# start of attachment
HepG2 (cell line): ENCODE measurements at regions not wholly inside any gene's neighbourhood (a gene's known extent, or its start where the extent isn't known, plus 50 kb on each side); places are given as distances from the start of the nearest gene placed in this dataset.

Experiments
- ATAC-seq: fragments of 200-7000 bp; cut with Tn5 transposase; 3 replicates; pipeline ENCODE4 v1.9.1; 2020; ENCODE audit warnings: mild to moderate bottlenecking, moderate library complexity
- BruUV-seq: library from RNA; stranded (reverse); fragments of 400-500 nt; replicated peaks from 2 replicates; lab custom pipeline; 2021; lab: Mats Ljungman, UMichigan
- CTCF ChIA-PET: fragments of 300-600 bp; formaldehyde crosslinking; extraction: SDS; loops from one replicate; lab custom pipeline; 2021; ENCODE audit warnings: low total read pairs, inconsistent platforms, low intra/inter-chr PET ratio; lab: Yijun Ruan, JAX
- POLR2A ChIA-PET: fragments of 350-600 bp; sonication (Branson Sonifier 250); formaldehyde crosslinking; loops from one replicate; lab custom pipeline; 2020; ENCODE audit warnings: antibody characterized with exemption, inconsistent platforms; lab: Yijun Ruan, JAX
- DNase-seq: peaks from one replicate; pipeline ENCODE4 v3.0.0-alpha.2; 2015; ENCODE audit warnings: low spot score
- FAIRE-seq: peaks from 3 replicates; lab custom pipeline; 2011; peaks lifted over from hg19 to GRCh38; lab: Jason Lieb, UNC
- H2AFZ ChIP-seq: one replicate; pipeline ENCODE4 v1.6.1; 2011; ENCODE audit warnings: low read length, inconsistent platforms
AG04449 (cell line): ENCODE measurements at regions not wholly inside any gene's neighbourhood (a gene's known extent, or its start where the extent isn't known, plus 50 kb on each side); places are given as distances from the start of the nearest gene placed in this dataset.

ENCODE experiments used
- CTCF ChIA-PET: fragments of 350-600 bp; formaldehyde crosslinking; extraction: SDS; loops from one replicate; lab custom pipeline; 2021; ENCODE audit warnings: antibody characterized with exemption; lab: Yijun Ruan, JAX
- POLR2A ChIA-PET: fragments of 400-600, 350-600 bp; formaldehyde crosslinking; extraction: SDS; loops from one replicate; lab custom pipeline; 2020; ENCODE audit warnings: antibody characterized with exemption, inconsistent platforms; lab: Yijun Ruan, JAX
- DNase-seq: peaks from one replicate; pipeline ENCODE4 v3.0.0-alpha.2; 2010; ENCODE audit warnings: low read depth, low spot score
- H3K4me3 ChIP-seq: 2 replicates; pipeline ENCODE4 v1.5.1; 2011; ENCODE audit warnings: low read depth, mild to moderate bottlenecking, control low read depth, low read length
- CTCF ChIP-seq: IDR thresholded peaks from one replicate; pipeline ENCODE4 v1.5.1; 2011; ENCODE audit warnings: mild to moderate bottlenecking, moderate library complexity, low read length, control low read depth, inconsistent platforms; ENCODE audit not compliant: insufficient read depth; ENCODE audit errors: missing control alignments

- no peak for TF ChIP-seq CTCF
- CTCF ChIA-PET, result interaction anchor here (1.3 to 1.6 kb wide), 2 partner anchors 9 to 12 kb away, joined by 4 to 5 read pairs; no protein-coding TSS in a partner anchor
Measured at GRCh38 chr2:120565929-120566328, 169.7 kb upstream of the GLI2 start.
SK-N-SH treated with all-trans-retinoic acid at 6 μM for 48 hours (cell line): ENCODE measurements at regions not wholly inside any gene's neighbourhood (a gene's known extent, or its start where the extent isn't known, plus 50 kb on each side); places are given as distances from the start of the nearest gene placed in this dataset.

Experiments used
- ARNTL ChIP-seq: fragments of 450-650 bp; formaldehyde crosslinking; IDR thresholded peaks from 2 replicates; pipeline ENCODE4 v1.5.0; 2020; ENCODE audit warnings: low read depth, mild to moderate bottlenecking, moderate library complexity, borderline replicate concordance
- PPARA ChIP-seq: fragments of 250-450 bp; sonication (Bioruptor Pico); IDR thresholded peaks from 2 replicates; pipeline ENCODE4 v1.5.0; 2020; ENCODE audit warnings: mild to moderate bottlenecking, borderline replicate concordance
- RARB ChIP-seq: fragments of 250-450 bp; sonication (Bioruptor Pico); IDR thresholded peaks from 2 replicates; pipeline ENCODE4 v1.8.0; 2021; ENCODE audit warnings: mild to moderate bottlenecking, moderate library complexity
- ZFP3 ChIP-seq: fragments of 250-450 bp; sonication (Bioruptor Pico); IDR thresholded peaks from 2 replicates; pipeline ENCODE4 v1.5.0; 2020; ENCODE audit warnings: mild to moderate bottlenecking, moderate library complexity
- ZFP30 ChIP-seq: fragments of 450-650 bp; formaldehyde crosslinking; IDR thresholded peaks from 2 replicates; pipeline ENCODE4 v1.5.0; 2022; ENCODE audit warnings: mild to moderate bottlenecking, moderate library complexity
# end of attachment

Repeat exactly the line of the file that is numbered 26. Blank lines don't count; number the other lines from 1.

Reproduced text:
- ZFP30 ChIP-seq: fragments of 450-650 bp; formaldehyde crosslinking; IDR thresholded peaks from 2 replicates; pipeline ENCODE4 v1.5.0; 2022; ENCODE audit warnings: mild to moderate bottlenecking, moderate library complexity